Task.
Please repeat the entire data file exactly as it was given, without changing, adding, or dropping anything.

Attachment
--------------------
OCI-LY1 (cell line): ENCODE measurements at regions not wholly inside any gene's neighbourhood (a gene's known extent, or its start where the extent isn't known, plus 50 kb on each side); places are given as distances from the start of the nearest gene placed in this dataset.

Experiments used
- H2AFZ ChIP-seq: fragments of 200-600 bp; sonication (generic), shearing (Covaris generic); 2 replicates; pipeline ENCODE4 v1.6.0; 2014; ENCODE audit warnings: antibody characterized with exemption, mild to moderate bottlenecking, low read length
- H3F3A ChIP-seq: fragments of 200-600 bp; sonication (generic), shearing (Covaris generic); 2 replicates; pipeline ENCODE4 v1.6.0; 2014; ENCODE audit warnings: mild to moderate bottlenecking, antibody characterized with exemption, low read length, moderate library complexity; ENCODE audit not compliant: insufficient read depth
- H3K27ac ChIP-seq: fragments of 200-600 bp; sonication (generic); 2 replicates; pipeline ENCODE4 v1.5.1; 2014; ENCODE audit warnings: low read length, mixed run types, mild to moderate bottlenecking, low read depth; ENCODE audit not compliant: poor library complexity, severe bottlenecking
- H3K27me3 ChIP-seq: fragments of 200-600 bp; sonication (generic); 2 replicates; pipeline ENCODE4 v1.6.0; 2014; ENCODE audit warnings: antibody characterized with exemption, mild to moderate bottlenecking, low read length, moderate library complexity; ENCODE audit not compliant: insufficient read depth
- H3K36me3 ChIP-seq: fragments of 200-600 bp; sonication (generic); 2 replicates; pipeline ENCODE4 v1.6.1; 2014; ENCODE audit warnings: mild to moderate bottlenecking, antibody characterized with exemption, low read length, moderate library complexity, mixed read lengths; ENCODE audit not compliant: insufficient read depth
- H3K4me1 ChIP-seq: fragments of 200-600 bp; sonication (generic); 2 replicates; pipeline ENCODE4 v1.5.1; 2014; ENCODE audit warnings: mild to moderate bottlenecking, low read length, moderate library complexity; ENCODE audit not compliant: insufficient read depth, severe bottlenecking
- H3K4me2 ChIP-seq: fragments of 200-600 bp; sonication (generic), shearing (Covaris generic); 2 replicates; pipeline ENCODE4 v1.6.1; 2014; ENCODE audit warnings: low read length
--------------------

OCI-LY1 (cell line): ENCODE measurements at regions not wholly inside any gene's neighbourhood (a gene's known extent, or its start where the extent isn't known, plus 50 kb on each side); places are given as distances from the start of the nearest gene placed in this dataset.

Experiments used
- H2AFZ ChIP-seq: fragments of 200-600 bp; sonication (generic), shearing (Covaris generic); 2 replicates; pipeline ENCODE4 v1.6.0; 2014; ENCODE audit warnings: antibody characterized with exemption, mild to moderate bottlenecking, low read length
- H3F3A ChIP-seq: fragments of 200-600 bp; sonication (generic), shearing (Covaris generic); 2 replicates; pipeline ENCODE4 v1.6.0; 2014; ENCODE audit warnings: mild to moderate bottlenecking, antibody characterized with exemption, low read length, moderate library complexity; ENCODE audit not compliant: insufficient read depth
- H3K27ac ChIP-seq: fragments of 200-600 bp; sonication (generic); 2 replicates; pipeline ENCODE4 v1.5.1; 2014; ENCODE audit warnings: low read length, mixed run types, mild to moderate bottlenecking, low read depth; ENCODE audit not compliant: poor library complexity, severe bottlenecking
- H3K27me3 ChIP-seq: fragments of 200-600 bp; sonication (generic); 2 replicates; pipeline ENCODE4 v1.6.0; 2014; ENCODE audit warnings: antibody characterized with exemption, mild to moderate bottlenecking, low read length, moderate library complexity; ENCODE audit not compliant: insufficient read depth
- H3K36me3 ChIP-seq: fragments of 200-600 bp; sonication (generic); 2 replicates; pipeline ENCODE4 v1.6.1; 2014; ENCODE audit warnings: mild to moderate bottlenecking, antibody characterized with exemption, low read length, moderate library complexity, mixed read lengths; ENCODE audit not compliant: insufficient read depth
- H3K4me1 ChIP-seq: fragments of 200-600 bp; sonication (generic); 2 replicates; pipeline ENCODE4 v1.5.1; 2014; ENCODE audit warnings: mild to moderate bottlenecking, low read length, moderate library complexity; ENCODE audit not compliant: insufficient read depth, severe bottlenecking
- H3K4me2 ChIP-seq: fragments of 200-600 bp; sonication (generic), shearing (Covaris generic); 2 replicates; pipeline ENCODE4 v1.6.1; 2014; ENCODE audit warnings: low read length